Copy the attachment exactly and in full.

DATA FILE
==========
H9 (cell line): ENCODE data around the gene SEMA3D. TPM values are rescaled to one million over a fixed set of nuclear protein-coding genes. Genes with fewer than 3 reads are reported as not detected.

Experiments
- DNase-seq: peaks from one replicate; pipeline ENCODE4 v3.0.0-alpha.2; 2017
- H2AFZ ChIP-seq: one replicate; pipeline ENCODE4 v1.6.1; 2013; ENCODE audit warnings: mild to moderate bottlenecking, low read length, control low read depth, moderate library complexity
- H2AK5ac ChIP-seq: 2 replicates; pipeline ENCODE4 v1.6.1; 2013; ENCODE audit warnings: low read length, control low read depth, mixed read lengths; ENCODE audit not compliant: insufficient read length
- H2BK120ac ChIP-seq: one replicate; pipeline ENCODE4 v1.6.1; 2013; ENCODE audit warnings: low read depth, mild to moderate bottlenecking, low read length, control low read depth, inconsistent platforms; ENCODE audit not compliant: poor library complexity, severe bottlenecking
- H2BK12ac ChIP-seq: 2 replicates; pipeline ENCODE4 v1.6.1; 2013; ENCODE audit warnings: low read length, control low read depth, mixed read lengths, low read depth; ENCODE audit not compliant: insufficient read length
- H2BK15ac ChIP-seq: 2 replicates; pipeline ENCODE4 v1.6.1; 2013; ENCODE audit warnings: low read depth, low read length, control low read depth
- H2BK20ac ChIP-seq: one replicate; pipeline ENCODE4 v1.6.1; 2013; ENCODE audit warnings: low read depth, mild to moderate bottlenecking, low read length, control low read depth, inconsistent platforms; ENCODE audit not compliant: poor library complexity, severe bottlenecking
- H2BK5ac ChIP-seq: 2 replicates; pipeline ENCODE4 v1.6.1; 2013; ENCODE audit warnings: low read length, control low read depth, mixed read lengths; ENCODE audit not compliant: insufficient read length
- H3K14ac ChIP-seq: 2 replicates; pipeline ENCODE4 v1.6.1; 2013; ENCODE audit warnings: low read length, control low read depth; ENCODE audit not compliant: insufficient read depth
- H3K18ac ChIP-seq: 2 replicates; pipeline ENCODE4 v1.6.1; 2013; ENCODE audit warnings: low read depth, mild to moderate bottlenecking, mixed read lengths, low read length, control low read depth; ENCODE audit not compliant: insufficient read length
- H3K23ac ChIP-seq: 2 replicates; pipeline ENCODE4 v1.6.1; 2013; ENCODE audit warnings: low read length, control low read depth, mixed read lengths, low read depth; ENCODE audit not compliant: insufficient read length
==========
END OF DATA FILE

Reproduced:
H9 (cell line): ENCODE data around the gene SEMA3D. TPM values are rescaled to one million over a fixed set of nuclear protein-coding genes. Genes with fewer than 3 reads are reported as not detected.

Experiments
- DNase-seq: peaks from one replicate; pipeline ENCODE4 v3.0.0-alpha.2; 2017
- H2AFZ ChIP-seq: one replicate; pipeline ENCODE4 v1.6.1; 2013; ENCODE audit warnings: mild to moderate bottlenecking, low read length, control low read depth, moderate library complexity
- H2AK5ac ChIP-seq: 2 replicates; pipeline ENCODE4 v1.6.1; 2013; ENCODE audit warnings: low read length, control low read depth, mixed read lengths; ENCODE audit not compliant: insufficient read length
- H2BK120ac ChIP-seq: one replicate; pipeline ENCODE4 v1.6.1; 2013; ENCODE audit warnings: low read depth, mild to moderate bottlenecking, low read length, control low read depth, inconsistent platforms; ENCODE audit not compliant: poor library complexity, severe bottlenecking
- H2BK12ac ChIP-seq: 2 replicates; pipeline ENCODE4 v1.6.1; 2013; ENCODE audit warnings: low read length, control low read depth, mixed read lengths, low read depth; ENCODE audit not compliant: insufficient read length
- H2BK15ac ChIP-seq: 2 replicates; pipeline ENCODE4 v1.6.1; 2013; ENCODE audit warnings: low read depth, low read length, control low read depth
- H2BK20ac ChIP-seq: one replicate; pipeline ENCODE4 v1.6.1; 2013; ENCODE audit warnings: low read depth, mild to moderate bottlenecking, low read length, control low read depth, inconsistent platforms; ENCODE audit not compliant: poor library complexity, severe bottlenecking
- H2BK5ac ChIP-seq: 2 replicates; pipeline ENCODE4 v1.6.1; 2013; ENCODE audit warnings: low read length, control low read depth, mixed read lengths; ENCODE audit not compliant: insufficient read length
- H3K14ac ChIP-seq: 2 replicates; pipeline ENCODE4 v1.6.1; 2013; ENCODE audit warnings: low read length, control low read depth; ENCODE audit not compliant: insufficient read depth
- H3K18ac ChIP-seq: 2 replicates; pipeline ENCODE4 v1.6.1; 2013; ENCODE audit warnings: low read depth, mild to moderate bottlenecking, mixed read lengths, low read length, control low read depth; ENCODE audit not compliant: insufficient read length
- H3K23ac ChIP-seq: 2 replicates; pipeline ENCODE4 v1.6.1; 2013; ENCODE audit warnings: low read length, control low read depth, mixed read lengths, low read depth; ENCODE audit not compliant: insufficient read length